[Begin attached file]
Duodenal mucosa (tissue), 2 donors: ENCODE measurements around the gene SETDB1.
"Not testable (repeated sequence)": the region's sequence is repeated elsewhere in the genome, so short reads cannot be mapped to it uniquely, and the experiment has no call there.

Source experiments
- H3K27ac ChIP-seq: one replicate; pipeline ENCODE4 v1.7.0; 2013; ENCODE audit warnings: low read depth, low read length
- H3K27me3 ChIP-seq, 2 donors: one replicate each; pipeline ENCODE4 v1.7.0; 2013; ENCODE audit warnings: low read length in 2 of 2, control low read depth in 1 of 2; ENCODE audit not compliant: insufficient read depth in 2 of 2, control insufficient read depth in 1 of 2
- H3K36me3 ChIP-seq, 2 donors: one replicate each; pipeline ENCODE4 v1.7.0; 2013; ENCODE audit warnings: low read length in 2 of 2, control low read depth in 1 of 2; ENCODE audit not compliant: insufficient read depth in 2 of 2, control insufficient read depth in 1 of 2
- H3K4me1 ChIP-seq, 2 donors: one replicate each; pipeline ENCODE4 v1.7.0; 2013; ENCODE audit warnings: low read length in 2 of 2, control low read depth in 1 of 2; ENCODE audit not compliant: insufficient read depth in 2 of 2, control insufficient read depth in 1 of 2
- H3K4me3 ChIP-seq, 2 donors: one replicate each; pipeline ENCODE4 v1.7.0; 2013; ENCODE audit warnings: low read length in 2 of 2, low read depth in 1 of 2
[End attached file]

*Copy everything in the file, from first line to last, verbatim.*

Duodenal mucosa (tissue), 2 donors: ENCODE measurements around the gene SETDB1.
"Not testable (repeated sequence)": the region's sequence is repeated elsewhere in the genome, so short reads cannot be mapped to it uniquely, and the experiment has no call there.

Source experiments
- H3K27ac ChIP-seq: one replicate; pipeline ENCODE4 v1.7.0; 2013; ENCODE audit warnings: low read depth, low read length
- H3K27me3 ChIP-seq, 2 donors: one replicate each; pipeline ENCODE4 v1.7.0; 2013; ENCODE audit warnings: low read length in 2 of 2, control low read depth in 1 of 2; ENCODE audit not compliant: insufficient read depth in 2 of 2, control insufficient read depth in 1 of 2
- H3K36me3 ChIP-seq, 2 donors: one replicate each; pipeline ENCODE4 v1.7.0; 2013; ENCODE audit warnings: low read length in 2 of 2, control low read depth in 1 of 2; ENCODE audit not compliant: insufficient read depth in 2 of 2, control insufficient read depth in 1 of 2
- H3K4me1 ChIP-seq, 2 donors: one replicate each; pipeline ENCODE4 v1.7.0; 2013; ENCODE audit warnings: low read length in 2 of 2, control low read depth in 1 of 2; ENCODE audit not compliant: insufficient read depth in 2 of 2, control insufficient read depth in 1 of 2
- H3K4me3 ChIP-seq, 2 donors: one replicate each; pipeline ENCODE4 v1.7.0; 2013; ENCODE audit warnings: low read length in 2 of 2, low read depth in 1 of 2